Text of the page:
Le Mans 2012: DeltaWing down
Toyota's not having the greatest race, either...
Well, it’s been a heck of a day. The major news is that the Nissan DeltaWing is out – punched off the circuit by the front-running #7 Toyota. Not only has this ruined Nissan’s party, the Toyota sustained so much damage it’s dropped right back from the leaders. Running in 46th position as I type this, it’s climbing back up the field steadily, but it’s fairly safe to say Audi’s got the 2012 Le Mans made.
Only real question now is whether the e-tron hybrids will go the distance (the #1 car remains in first, the #2 car is in second). If they don’t, one of the non-hybrid Audi R18 ultras will surely pick up the victory – but unless there’s a serious technical failure the race at this point seems pretty much set.
Audi isn’t about to let the first hybrid victory at Le Mans be upset by any of its own non-hybrid cars, after all. Unfortunately that means unless something does happen the race is going to get a bit boring. And with over 14 hours still to go we’re not even half the way in.
The DeltaWing’s demise – and driver Satoshi Motoyama tried for absolutely ages to get it going again – isn’t just a shame for Nissan but for the entire event. The public reaction to this car has been simply astounding, and the reaction to the accident equally emotional. Toyota have quickly been painted as the villains of this particular drama.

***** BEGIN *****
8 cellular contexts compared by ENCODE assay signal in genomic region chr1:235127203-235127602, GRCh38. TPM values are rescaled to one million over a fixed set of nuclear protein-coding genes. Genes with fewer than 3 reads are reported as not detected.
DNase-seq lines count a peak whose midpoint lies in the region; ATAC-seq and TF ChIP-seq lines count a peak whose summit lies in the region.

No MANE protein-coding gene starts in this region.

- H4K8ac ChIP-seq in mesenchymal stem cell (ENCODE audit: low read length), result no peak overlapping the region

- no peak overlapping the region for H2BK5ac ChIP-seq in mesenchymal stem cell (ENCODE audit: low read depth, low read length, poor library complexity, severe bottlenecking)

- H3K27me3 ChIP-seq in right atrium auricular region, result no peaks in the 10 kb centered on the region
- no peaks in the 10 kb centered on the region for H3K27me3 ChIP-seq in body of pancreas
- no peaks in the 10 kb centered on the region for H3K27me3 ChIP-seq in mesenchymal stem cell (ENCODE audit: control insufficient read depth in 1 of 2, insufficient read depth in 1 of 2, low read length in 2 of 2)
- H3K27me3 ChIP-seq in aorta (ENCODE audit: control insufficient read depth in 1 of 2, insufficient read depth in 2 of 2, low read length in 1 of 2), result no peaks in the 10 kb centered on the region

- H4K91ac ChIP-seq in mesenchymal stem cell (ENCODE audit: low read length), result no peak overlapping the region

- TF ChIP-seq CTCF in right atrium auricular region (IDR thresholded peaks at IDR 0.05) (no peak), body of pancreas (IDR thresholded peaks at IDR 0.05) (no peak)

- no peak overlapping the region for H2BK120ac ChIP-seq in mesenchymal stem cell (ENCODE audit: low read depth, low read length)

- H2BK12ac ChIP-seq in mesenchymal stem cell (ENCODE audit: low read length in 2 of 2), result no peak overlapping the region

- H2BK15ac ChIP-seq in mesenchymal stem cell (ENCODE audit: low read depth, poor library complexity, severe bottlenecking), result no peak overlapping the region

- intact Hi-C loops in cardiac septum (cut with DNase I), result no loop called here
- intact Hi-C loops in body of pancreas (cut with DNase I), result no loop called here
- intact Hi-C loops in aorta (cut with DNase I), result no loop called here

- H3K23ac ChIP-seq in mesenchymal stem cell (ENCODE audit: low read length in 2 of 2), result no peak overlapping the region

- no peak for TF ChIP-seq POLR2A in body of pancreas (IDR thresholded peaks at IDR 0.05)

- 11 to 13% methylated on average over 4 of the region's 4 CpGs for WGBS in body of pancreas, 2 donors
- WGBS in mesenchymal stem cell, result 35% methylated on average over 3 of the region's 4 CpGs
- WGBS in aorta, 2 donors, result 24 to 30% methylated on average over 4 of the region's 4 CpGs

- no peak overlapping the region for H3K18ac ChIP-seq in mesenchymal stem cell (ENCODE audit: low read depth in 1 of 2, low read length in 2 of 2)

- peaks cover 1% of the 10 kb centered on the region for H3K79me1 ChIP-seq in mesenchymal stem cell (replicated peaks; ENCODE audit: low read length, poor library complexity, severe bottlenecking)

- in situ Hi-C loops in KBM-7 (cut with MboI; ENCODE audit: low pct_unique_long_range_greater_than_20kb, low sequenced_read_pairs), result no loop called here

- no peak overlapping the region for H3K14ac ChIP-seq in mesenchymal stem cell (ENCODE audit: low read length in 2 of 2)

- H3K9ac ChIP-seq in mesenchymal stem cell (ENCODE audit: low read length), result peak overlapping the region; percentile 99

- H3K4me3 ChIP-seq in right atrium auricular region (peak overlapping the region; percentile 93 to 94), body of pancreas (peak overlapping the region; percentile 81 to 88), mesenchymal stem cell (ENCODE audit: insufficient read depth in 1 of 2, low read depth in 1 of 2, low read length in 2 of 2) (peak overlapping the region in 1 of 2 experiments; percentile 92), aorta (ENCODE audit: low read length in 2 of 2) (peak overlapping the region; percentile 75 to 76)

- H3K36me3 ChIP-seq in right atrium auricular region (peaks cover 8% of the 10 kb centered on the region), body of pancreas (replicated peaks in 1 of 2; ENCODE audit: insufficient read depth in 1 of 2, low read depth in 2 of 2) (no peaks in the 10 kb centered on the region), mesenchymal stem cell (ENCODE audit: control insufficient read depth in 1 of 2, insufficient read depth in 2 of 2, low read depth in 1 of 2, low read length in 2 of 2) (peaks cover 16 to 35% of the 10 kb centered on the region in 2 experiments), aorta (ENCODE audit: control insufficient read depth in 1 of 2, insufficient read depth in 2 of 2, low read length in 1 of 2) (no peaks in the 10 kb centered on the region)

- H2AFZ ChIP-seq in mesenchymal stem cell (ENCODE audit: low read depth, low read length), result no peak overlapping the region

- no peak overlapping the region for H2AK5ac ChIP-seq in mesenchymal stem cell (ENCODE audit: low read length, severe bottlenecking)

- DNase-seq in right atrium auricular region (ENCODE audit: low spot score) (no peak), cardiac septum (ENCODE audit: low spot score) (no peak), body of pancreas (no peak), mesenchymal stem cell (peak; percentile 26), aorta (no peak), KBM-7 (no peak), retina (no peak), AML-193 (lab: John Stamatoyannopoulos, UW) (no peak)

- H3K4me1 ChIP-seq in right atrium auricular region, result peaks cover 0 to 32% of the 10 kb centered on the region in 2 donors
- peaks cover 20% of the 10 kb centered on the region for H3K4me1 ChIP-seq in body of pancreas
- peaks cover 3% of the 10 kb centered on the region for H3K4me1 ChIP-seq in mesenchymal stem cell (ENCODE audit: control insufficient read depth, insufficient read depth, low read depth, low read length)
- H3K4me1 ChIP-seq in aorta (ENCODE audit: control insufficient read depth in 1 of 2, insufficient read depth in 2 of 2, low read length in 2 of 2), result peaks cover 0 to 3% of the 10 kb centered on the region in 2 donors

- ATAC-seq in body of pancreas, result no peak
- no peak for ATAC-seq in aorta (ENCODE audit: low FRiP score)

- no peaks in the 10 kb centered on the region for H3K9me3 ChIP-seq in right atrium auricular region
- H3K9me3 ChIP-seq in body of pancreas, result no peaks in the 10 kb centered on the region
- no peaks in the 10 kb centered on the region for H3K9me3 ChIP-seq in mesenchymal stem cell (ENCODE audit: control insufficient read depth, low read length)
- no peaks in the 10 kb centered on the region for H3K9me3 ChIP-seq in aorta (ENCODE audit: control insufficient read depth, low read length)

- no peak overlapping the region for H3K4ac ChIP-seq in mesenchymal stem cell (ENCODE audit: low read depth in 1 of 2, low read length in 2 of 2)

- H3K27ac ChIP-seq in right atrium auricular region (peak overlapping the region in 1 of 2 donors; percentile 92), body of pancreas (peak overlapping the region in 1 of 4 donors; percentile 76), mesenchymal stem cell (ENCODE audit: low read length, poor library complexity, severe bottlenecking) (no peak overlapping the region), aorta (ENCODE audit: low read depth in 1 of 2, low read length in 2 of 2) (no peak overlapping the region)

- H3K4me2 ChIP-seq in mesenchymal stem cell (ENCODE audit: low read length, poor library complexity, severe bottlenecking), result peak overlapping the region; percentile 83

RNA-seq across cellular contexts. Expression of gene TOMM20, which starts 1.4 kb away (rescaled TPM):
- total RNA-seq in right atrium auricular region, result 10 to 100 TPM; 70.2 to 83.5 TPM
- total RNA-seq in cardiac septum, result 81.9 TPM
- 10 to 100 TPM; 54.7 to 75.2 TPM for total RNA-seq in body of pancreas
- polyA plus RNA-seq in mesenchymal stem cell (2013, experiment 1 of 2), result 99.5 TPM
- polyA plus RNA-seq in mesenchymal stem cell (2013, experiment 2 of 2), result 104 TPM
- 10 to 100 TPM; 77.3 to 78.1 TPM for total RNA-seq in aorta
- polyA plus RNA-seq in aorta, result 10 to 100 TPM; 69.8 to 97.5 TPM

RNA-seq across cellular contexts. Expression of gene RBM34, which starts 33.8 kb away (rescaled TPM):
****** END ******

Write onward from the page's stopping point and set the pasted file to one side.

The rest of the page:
Just to prove that things can always get more unfortunate, the #7 Toyota knocked the DeltaWing off the circuit and itself apparently out of contention immediately after the end of a lengthy safety car period, caused by a massive accident involving the other Toyota.
The #8 car was overtaking a 458 Italia when the Ferrari turned right into it on the entry to the Mulsanne corner. This caused the Toyota to perform a full flip – something the current aerodynamic regulations are supposed to render impossible, not that they could predict this kind of impact – and smash into crash barriers. The Ferrari went in even harder, and ended up on its roof.
Brit Anthony Davidson was driving the Toyota at the time, and he’s been taken to hospital. Official word is it’s just shock and back pain – he climbed out of the car unaided – but he’s being kept in until Monday. The amateur competitor in the #81 Ferrari apparently emerged unscathed.
So that’s both Toyotas out of the running.
On the road with the landmark Lambos for special golden anniversary drive.
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